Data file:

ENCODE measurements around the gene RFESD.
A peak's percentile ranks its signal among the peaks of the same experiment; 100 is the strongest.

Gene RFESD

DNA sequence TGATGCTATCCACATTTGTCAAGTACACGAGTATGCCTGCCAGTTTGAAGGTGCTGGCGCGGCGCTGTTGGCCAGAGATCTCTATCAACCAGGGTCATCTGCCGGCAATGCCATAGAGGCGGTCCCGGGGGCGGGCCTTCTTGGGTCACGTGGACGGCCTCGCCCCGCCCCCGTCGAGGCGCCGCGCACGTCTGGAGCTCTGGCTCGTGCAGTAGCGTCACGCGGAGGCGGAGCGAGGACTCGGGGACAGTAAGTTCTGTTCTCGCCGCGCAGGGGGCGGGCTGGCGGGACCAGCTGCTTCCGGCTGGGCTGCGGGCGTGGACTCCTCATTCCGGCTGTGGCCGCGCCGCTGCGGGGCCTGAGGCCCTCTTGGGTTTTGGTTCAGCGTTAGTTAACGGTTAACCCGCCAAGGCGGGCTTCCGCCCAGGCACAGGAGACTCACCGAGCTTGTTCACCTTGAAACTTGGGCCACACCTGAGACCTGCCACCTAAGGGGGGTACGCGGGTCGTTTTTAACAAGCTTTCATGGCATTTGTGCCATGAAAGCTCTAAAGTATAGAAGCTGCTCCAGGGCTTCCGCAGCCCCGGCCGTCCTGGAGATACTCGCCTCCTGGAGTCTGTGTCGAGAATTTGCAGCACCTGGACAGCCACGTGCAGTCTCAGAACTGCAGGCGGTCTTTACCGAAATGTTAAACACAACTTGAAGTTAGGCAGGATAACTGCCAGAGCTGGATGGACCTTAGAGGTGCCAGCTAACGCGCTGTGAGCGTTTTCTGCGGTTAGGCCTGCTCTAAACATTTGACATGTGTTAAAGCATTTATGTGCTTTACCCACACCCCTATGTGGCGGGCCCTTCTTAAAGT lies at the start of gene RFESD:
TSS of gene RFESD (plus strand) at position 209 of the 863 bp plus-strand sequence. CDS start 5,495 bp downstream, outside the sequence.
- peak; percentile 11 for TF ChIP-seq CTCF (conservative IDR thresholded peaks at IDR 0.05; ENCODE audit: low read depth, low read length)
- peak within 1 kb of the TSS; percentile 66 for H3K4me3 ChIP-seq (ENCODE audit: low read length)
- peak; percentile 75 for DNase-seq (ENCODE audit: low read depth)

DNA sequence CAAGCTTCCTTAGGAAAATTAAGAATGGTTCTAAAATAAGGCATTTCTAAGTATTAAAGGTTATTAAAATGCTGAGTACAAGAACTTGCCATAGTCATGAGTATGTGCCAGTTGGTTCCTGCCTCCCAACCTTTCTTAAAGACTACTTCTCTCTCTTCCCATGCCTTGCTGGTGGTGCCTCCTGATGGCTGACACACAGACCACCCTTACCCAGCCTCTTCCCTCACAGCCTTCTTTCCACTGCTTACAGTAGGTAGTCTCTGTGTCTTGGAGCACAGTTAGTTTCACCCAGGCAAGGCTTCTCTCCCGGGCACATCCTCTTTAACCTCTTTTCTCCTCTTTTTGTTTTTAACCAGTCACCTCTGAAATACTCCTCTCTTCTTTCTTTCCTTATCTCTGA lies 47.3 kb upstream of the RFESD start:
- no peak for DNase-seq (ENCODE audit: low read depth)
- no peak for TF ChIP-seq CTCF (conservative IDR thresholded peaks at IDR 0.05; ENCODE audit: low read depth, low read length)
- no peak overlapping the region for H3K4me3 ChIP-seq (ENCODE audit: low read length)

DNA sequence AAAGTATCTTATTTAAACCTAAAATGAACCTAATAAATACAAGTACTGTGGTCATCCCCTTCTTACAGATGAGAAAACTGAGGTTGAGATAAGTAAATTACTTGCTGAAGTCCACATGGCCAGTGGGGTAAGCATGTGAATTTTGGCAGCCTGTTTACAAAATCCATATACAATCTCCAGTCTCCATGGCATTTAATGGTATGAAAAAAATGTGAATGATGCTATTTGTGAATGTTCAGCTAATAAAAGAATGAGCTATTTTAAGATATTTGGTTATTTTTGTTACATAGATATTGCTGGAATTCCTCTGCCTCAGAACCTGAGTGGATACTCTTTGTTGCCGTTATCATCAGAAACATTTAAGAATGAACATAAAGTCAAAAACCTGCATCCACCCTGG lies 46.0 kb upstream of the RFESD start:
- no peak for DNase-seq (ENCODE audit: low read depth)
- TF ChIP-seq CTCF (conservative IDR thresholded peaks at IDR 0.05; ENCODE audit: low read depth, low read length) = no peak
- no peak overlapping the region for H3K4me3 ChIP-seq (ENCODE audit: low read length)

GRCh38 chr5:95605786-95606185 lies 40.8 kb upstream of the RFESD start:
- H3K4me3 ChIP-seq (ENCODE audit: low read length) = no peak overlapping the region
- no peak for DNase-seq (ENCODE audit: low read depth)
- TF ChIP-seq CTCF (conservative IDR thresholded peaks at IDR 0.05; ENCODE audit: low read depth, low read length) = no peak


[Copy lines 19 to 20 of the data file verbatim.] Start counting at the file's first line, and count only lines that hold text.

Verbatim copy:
- no peak for DNase-seq (ENCODE audit: low read depth)
- TF ChIP-seq CTCF (conservative IDR thresholded peaks at IDR 0.05; ENCODE audit: low read depth, low read length) = no peak